Click on the links in the text for additional photos.
On July 10th, Don Ryan lost his battle with cancer and passed away at home with Aunt Jan and Mom at his side. He chose to leave us this way at home amongst his love ones versus in a hospital, possibly alone and amongst strangers. He had been in a coma the last day which hopefully made his passing peaceful.
Born to Colusa County pioneers William and Lille Ryan on December 23rd, 1923. He was the youngest of the 5 children (Natha, Norma, William, Edna and Don) and grew up in very modest conditions in Maxwell, CA. They grew and bartered most of their food as I believe a lot of rural families did during the depression years. Riding bicycles with his friends and swimming in the local canals were some of his favorite summer past times.
In 1942, he joined the Navy and fought for our country through the duration of the war. He was a machinist mate that worked deep in the bowels of the ship keeping the motors running. His ship was the Bowditch and was a geographic survey ship. They would sneak up to the Japanese held islands under the cover of darkness and survey the reefs and ocean bottoms for upcoming invasions. After the war was over, he spent a year in Greenland getting to know just what cold is. You can see photos of his war years here.
He was discharged in 1949 and the first thing he did with the money he had saved is purchased a brand new 1949 Plymouth. In 1950, he joined Pacific Bell working out of the shop at 26th and S Street in Sacramento, CA. He started as a lineman and worked his way into management. He left the company after 28 years with the beginning of some of his health problems.
In 1960 I believe, he and his friend Larry were at a club and Uncle asked a gorgeous young lady to dance. He was promptly turned down. Awhile later he took another shot at it and was again turned down. As they say, third time is the charm and it worked for him. Of course her name was Jan Murphy and this was the beginning of a terrific marriage/partnership lasting over 40 years. They are both extremely hard working people and putting that energy to use built a very comfortable life for themselves.
While Uncle worked at the phone company, Aunt Jan worked at Crystal Creamery and they soon began managing the 17th and G apartments they were living in, which they eventually ended up purchasing. In 1963, they had a Dairy Queen (they had a choice between D.Q. and some new franchise called McDonalds) built at 12th and Franklin. Aunt Jan had left the Creamery and did most of the managing of the D.Q., but Uncle after spending long hours at the phone company each day had a full shift at the D.Q. also. They ended up in other business ventures together from Laundromats and antique shops to real estate.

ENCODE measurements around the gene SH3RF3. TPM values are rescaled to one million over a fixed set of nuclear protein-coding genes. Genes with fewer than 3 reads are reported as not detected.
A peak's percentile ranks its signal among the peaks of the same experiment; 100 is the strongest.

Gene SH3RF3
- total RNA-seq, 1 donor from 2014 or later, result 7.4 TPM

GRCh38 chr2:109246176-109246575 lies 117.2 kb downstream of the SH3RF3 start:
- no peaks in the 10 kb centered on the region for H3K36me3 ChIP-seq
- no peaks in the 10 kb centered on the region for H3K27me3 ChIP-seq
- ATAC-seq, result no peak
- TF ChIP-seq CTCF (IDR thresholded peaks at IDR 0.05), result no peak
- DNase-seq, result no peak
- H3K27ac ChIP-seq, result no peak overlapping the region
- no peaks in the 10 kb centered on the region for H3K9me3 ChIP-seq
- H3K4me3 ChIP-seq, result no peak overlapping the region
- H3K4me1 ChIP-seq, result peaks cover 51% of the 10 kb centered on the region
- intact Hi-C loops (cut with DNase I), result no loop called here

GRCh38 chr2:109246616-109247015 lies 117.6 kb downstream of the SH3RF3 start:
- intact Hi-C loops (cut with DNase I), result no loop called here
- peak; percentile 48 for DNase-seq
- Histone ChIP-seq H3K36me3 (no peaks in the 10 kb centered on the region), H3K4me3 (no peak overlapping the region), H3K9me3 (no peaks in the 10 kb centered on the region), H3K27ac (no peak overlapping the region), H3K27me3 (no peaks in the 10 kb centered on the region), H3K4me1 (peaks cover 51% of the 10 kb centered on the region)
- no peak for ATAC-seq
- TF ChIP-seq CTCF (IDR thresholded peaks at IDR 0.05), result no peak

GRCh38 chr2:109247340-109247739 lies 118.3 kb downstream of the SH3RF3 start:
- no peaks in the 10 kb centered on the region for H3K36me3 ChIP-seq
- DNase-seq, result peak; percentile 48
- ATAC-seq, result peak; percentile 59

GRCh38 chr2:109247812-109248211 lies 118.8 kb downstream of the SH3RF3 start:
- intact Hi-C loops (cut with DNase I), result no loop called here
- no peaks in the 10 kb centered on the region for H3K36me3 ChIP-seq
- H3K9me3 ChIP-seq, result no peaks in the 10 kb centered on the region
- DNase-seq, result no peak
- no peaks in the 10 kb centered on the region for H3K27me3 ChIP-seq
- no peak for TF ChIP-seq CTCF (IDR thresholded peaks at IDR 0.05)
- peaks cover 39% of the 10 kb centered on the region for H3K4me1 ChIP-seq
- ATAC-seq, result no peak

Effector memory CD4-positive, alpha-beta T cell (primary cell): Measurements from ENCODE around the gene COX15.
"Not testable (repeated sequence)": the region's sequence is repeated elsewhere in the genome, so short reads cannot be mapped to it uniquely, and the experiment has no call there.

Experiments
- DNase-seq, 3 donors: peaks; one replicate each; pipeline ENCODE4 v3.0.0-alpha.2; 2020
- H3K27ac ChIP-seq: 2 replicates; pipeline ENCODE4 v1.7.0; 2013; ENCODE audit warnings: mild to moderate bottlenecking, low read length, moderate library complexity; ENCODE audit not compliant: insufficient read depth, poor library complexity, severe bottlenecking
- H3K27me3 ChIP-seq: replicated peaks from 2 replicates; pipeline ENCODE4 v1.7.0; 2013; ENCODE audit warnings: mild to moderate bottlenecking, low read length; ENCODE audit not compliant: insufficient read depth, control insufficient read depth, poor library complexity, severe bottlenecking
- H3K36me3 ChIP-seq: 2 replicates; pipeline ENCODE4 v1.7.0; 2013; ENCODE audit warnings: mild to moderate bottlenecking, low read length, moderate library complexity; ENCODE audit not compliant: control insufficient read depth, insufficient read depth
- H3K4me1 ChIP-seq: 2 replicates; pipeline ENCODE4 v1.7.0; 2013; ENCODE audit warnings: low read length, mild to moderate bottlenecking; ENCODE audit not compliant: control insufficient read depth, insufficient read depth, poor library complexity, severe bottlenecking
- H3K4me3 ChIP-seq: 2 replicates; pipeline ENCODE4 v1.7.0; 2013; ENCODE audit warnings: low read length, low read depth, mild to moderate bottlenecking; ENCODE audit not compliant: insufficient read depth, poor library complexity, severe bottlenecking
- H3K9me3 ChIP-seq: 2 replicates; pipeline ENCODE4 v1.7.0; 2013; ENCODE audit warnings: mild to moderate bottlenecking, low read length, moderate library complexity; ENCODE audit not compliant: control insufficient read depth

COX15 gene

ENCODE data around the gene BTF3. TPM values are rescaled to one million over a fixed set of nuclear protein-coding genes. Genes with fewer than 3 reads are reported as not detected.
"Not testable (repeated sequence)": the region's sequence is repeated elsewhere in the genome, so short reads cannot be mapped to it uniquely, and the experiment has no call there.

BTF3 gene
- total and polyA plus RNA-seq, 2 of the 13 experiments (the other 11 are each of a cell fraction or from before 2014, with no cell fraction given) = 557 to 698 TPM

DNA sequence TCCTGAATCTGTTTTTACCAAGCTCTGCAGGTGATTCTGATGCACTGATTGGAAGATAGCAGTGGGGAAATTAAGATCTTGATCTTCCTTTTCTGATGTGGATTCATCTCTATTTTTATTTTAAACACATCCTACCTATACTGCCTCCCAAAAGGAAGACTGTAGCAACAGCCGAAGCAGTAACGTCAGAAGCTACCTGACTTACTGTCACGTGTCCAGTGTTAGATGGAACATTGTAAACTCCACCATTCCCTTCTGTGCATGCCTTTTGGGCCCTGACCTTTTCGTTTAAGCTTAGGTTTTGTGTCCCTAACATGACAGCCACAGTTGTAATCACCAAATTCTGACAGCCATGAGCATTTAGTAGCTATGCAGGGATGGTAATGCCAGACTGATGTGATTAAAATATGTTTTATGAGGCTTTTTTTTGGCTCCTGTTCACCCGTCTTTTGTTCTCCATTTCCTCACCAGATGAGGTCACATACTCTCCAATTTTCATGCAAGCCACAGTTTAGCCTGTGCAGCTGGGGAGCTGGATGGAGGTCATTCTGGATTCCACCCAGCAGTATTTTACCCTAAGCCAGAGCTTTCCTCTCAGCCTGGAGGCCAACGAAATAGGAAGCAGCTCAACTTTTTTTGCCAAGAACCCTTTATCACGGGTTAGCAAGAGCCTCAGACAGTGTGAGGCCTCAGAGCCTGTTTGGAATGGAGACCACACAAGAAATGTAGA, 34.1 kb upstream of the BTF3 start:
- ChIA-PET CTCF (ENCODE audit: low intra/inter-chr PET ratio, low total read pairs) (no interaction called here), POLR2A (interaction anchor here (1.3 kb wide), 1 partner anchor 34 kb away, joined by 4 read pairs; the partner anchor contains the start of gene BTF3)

In about 1973, 1974 they purchased a cabin in Kyburz and their present home on Land Park Drive. Uncle more than rebuilt this shell of a cabin into a very comfortable and idyllic place on the South fork of the American River. Their home is a landmark in the Land Park area and attests to the standard of living they built for themselves. The cabin as comfortable as it ended up being had terrible access in the winter and they "traded up" to a very nice home in South Lake Tahoe to cap off a perfect life.
During all this time, Don became an Uncle many times over and began a long history of sharing his time, resources and knowledge with all of us. Like all of his nieces and nephews, we all have our own memories of him, and since this is my web page, I get to tell you mine!
My earliest memories of Uncle Don were when I was around 7 and sitting on his lap steering their red and white Ford Thunderbird around Sacramento. My father had crippling arthritis and Uncle Don filled in some of the roles my father couldn't. When dad passed away, it was Uncle that came to my jobsite and took me to the hospital. He then had a full time job after that. Of course I had "competition" with the Ryan side nieces and nephews along with my sister and cousin Sina, but I took my share of his attention when ever I could.
My first "real" job was working for Uncle Don and Aunt Jan. At 15, I would ride my bike to their Laundromats and clean them up a bit. I am sure I failed miserably, but Uncle never let on. He patiently taught me to take pride in what ever I did, and don't take short cuts. Take your time and do it right the first time. The Kyburz cabin though is where most of him "rubbed" off on me. Enjoying summers their both working and playing, I not only got to know him as a person, but learned many skills and the pride in what I did as I mentioned earlier.
I must also mention the summers we had at his sister Norma's place in the hills behind Clear Lake. Their, Uncle taught me how to shoot guns, drive a Jeep, ride a motorcycle with the extreme patience and responsibility that I hope a little was instilled into me. These times were when I was 12 to 14 years old and before the Kyburz cabin. With 880 acres and being able to drive and shoot, I was in heaven up there.
Of course in life we always get busy, but Uncle would always have time for me, whether it was installing an engine in my '68 Charger or picking me up from the hospital after one of many motorcycle wrecks, he was their. On the other hand, if he needed something, it usually required Aunt Jan forcing him to call me for help.
He had us laughing to the end, with his wry comments and unselfish humor. I hope your memories and experiences with this great man are even a fraction of what mine are. Uncle Don, I hope to see you at the great fishing hole your now at, someday.